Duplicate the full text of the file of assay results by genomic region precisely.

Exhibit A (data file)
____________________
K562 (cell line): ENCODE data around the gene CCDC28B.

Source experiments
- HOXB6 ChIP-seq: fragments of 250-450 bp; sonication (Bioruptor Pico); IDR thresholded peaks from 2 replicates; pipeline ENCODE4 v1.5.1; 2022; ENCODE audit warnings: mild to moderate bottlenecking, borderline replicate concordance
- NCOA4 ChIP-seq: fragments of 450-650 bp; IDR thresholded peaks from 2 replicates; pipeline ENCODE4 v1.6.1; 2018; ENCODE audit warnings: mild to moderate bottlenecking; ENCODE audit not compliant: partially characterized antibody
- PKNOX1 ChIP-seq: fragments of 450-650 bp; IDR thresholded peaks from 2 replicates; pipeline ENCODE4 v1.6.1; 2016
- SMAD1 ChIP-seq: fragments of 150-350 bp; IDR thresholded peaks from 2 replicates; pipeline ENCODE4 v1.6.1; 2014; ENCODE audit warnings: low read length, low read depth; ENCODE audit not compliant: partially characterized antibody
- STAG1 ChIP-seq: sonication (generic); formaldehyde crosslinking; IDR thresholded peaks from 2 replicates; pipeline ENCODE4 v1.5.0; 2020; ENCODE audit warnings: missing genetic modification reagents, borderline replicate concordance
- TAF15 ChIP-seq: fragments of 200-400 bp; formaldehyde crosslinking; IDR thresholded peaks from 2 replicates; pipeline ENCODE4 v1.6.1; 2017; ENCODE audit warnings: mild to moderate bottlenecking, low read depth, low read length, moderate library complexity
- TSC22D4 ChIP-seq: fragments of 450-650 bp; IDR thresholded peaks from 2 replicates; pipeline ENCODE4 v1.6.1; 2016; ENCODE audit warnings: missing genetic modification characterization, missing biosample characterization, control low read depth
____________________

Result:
K562 (cell line): ENCODE data around the gene CCDC28B.

Source experiments
- HOXB6 ChIP-seq: fragments of 250-450 bp; sonication (Bioruptor Pico); IDR thresholded peaks from 2 replicates; pipeline ENCODE4 v1.5.1; 2022; ENCODE audit warnings: mild to moderate bottlenecking, borderline replicate concordance
- NCOA4 ChIP-seq: fragments of 450-650 bp; IDR thresholded peaks from 2 replicates; pipeline ENCODE4 v1.6.1; 2018; ENCODE audit warnings: mild to moderate bottlenecking; ENCODE audit not compliant: partially characterized antibody
- PKNOX1 ChIP-seq: fragments of 450-650 bp; IDR thresholded peaks from 2 replicates; pipeline ENCODE4 v1.6.1; 2016
- SMAD1 ChIP-seq: fragments of 150-350 bp; IDR thresholded peaks from 2 replicates; pipeline ENCODE4 v1.6.1; 2014; ENCODE audit warnings: low read length, low read depth; ENCODE audit not compliant: partially characterized antibody
- STAG1 ChIP-seq: sonication (generic); formaldehyde crosslinking; IDR thresholded peaks from 2 replicates; pipeline ENCODE4 v1.5.0; 2020; ENCODE audit warnings: missing genetic modification reagents, borderline replicate concordance
- TAF15 ChIP-seq: fragments of 200-400 bp; formaldehyde crosslinking; IDR thresholded peaks from 2 replicates; pipeline ENCODE4 v1.6.1; 2017; ENCODE audit warnings: mild to moderate bottlenecking, low read depth, low read length, moderate library complexity
- TSC22D4 ChIP-seq: fragments of 450-650 bp; IDR thresholded peaks from 2 replicates; pipeline ENCODE4 v1.6.1; 2016; ENCODE audit warnings: missing genetic modification characterization, missing biosample characterization, control low read depth